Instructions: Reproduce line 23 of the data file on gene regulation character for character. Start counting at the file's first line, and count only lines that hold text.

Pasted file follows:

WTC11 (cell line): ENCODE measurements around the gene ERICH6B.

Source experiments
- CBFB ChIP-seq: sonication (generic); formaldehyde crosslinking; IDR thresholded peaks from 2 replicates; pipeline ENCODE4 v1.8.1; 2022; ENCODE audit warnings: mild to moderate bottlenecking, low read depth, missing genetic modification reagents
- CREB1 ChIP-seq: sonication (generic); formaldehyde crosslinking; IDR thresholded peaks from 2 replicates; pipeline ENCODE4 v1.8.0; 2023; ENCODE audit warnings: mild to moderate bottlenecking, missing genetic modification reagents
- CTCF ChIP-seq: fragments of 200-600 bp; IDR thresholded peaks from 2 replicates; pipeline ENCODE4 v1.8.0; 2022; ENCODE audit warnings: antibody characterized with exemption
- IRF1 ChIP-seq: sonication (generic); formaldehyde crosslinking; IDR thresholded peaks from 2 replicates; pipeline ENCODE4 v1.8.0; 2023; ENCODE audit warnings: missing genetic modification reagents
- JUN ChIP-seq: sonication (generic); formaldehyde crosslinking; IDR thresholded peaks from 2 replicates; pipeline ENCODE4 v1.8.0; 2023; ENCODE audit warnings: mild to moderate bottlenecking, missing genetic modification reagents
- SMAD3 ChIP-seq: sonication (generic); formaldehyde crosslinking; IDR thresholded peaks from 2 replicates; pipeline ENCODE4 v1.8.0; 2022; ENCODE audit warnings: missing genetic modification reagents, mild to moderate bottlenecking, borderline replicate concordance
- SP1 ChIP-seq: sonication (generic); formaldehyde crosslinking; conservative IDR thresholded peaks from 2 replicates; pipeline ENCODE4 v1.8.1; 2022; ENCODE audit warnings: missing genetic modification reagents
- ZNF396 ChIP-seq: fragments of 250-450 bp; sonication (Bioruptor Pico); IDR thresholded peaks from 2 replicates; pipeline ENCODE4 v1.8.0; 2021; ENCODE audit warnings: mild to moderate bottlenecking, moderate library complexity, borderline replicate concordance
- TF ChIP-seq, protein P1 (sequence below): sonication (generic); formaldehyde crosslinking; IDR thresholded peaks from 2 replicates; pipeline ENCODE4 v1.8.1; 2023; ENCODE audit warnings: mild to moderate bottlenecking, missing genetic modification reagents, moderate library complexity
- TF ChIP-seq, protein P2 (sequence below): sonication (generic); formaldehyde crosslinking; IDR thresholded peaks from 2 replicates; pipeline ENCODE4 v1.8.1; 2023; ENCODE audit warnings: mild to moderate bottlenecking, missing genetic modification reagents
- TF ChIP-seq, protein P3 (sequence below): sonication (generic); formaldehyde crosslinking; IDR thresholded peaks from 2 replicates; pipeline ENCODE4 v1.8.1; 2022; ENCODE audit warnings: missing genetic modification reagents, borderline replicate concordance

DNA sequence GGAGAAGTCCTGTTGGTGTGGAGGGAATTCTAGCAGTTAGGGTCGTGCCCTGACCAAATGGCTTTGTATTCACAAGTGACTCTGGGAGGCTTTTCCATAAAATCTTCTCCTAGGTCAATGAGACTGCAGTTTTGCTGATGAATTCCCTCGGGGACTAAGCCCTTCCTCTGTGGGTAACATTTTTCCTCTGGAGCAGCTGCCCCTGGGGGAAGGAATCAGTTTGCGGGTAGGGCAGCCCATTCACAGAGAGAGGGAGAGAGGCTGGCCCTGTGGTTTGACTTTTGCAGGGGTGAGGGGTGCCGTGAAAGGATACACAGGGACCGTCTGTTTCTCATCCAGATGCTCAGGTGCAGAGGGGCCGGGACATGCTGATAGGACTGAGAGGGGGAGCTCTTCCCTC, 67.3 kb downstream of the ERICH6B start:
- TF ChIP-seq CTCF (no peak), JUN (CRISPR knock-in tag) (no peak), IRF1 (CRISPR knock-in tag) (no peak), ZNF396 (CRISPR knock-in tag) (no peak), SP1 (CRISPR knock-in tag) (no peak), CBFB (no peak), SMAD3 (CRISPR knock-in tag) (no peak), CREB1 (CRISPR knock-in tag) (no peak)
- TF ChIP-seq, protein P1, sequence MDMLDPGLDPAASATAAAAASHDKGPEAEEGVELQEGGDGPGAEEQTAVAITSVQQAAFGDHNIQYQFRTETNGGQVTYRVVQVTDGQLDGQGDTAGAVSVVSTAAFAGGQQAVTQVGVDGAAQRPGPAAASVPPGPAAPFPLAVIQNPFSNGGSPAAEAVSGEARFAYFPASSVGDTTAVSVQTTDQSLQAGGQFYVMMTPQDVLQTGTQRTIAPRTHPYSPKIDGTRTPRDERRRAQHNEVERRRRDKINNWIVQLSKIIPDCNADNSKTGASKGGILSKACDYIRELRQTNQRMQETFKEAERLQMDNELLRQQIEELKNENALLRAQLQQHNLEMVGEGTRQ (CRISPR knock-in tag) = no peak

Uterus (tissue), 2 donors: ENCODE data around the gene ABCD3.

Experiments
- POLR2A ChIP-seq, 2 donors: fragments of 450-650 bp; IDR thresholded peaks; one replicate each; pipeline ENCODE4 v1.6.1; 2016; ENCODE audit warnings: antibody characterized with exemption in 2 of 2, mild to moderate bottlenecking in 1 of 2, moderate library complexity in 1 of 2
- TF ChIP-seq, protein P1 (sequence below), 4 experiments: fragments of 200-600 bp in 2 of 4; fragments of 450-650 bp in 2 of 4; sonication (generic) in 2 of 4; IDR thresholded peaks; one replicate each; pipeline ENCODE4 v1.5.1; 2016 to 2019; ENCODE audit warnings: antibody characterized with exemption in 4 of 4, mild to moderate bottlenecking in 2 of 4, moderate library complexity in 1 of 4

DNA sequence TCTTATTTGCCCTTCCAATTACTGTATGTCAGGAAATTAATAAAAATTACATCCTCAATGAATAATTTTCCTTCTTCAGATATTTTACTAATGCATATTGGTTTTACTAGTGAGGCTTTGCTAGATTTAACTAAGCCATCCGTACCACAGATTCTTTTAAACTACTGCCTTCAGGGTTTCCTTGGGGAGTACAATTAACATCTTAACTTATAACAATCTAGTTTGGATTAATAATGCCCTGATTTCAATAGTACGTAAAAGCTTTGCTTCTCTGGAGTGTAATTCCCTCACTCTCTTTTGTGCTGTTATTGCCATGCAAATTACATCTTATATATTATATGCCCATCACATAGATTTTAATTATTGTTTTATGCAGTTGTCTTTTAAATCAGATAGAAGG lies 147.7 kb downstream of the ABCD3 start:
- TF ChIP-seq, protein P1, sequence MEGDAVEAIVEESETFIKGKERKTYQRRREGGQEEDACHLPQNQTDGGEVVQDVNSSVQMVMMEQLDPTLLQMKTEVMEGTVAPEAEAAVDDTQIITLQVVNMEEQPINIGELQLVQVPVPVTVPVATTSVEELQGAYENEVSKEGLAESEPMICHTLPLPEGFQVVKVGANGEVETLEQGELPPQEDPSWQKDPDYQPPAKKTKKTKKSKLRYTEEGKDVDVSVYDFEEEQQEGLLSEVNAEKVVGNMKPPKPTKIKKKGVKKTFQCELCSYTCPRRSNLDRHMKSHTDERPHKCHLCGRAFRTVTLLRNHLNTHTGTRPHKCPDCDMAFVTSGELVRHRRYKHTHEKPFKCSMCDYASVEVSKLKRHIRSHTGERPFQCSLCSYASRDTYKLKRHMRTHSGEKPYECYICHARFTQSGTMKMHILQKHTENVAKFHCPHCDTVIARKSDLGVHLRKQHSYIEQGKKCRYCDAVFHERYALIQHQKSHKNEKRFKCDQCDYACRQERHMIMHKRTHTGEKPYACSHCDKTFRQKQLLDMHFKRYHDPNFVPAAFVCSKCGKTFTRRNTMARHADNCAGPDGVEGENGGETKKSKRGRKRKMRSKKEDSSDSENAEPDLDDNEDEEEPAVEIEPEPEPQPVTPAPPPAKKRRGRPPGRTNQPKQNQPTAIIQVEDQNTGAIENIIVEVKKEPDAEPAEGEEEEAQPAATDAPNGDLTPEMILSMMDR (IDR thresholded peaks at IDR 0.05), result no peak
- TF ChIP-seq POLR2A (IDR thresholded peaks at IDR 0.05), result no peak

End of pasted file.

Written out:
- TF ChIP-seq POLR2A (IDR thresholded peaks at IDR 0.05), result no peak